Expert Speak Raisina Debates
Published on Jul 12, 2022 Updated 12 Days ago
New Delhi is concerned about the political scenario panning out in Sri Lanka but has chosen to not interfere in their domestic issue.
What do Sri Lanka’s protests mean for India? Less than 24 hours after the successful ‘struggle’, or ‘Aragalaya’ in Sinhala that had caused greater political uncertainty than earlier, Indian High Commissioner Gopal Bagalay was sitting with Sri Lankan Agriculture Minister Mahinda Amaraweera, formally handing over a 40,000-tonne consignment of chemical fertilisers that India was supplying as a part of the line-of-credit to help tide over the island-nation’s unprecedented food crisis, which was only a part of the continuing economic calamity. According to reports, the minister was waiting for the formal diplomatic meeting before putting in his papers. It did not stop with fertilisers. Lanka IOC, the joint sector petroleum-product outlet in Sri Lanka in which the public sector Indian Oil Corporation is a partner, too recommenced distribution through its network of outlets, a day after the protests. The company had originally suspended retail operations for two days owing to the much-publicised protest on Saturday. Nothing explains the strength of bilateral relations than this one episode after (outgoing) Prime Minister Ranil Wickremesinghe had openly declared that ‘India is the only country that has come to our help’ in this hour of need and distress. Weeks after Wickremesinghe’s say-so, the situation had remained unaltered with the Prime Minister’s much-touted western friends and (outgoing) President Gotabaya Rajapaksa’s Chinese allies offering nothing but words—somewhere Beijing was still falling short.

Lanka IOC, the joint sector petroleum-product outlet in Sri Lanka in which the public sector Indian Oil Corporation is a partner, too recommenced distribution through its network of outlets, a day after the protests.

The expectation was that the US-led West was awaiting the International Monetary Fund’s (IMF) decision on a bail-out package with inescapable conditionalities before chipping in big-time, but meanwhile, Wickremesinghe—the one contemporary Sri Lankan leader who appeared reliable was ousted by popular protest. All of it could mean that the uncertainty of the present could continue in a different form, making Sri Lanka even more dependent on the Indian neighbour.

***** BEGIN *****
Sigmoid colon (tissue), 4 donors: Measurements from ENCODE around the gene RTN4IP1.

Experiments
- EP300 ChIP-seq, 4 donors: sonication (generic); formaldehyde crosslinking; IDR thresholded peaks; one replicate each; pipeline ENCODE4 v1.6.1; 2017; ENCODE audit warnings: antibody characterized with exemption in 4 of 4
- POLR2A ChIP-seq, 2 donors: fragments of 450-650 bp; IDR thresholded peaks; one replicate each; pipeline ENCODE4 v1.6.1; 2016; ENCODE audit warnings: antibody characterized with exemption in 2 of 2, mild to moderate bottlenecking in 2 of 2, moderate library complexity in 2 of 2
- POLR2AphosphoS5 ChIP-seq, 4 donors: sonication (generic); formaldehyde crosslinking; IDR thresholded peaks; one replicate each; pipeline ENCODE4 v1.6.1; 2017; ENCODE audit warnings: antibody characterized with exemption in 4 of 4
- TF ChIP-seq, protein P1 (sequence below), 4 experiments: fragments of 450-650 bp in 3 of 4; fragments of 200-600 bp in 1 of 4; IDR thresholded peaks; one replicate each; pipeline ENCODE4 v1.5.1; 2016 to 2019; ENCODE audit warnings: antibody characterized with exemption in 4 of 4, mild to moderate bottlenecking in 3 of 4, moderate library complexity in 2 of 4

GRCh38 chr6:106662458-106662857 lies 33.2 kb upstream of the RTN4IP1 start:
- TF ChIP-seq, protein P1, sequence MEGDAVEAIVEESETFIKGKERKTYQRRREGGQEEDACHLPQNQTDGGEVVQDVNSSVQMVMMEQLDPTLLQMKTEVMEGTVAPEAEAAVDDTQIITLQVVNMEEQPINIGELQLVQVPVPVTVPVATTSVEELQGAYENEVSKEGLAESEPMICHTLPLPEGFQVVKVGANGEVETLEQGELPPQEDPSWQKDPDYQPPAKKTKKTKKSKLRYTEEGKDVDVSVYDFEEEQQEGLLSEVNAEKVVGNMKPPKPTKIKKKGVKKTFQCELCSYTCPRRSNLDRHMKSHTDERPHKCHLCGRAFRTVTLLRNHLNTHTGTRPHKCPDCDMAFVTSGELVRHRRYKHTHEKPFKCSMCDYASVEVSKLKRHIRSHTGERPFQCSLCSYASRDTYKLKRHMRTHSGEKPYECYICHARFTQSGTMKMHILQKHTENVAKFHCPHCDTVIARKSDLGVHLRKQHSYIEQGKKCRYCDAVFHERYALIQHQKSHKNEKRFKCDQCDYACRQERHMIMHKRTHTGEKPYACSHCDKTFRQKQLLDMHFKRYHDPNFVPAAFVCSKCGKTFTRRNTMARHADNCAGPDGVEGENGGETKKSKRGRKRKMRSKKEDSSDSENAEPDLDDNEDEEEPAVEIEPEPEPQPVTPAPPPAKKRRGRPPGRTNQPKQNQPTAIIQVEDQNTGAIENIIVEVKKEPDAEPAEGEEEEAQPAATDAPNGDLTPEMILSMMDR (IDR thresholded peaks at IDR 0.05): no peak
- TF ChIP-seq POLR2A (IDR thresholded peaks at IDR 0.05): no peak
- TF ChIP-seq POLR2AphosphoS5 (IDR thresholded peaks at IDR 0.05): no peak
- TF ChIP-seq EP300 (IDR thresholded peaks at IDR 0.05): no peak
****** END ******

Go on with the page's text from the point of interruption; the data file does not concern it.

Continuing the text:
Wait-and-watch approach

In Thiruvananthapuram, a day after the ‘Colombo conundrum’, if it could be called so, India’s External Affairs Ministry S Jaishankar said that New Delhi was ‘supportive of Sri Lanka, and is trying to help it’. He was careful while commenting on the recent events and developments in that country. “They are right now working through their problems, so we have to wait and see what they do,” the minister said, clearly indicating that India did not intend to get involved in what essentially was a domestic situation, despite the serious repercussions it may have for the neighbourhood as a whole. Meanwhile, in New Delhi, Arindam Bagchi, Spokesman of the Ministry of External Affairs (MEA), too reiterated the position. “We are aware of the many challenges that Sri Lanka and its people have been facing, and we have stood with the Sri Lankan people as they have tried to overcome this difficult period,” he said. Bagchi pointed out how as the closest neighbour, India has extended ‘unprecedented’ support of over US$3.8 billion for ‘ameliorating the serious economic situation in Sri Lanka’. Especially in the light of Saturday’s developments, the spokesman had this to add: “We continue to follow closely the recent developments in Sri Lanka. India stands with the people of Sri Lanka as they seek to realise their aspirations for prosperity and progress through democratic means and values, established institutions and constitutional framework.”

No Indian boots on the ground

The Indian High Commission’s Sunday statement that New Delhi was not dispatching troops to Sri Lanka, clearly choosing to not interfere in the internal affairs of a friendly neighbour.

The Sri Lankan defence ministry also denied other social media posts that claimed that local troops had been dispatched to the main protest site at Galle Face Green sea-front.

“These reports and such views are also not in keeping with the position of the Government of India,” the High Commission tweeted, without explaining the reasons for such denial. However, the denial possibly became necessary after a section of the local social media began forwarding ruling BJP parliamentarian Subramanian Swamy’s earlier tweet-call in this regard, asking ‘how India could allow a mob to’ overthrow an elected government. Independent of all these, the Sri Lankan defence ministry also denied other social media posts that claimed that local troops had been dispatched to the main protest site at Galle Face Green sea-front. “There is no such attempt to attack or disturb the ‘Aragala Bhumiya', or the ‘struggle site’, Chief of Defence Staff, Gen Shavendra Silva said. Opposition SJB Parliamentarian and war-time Army Commander, Field Marshal Sarath Fonseka concurred—and both were proved right on the ground.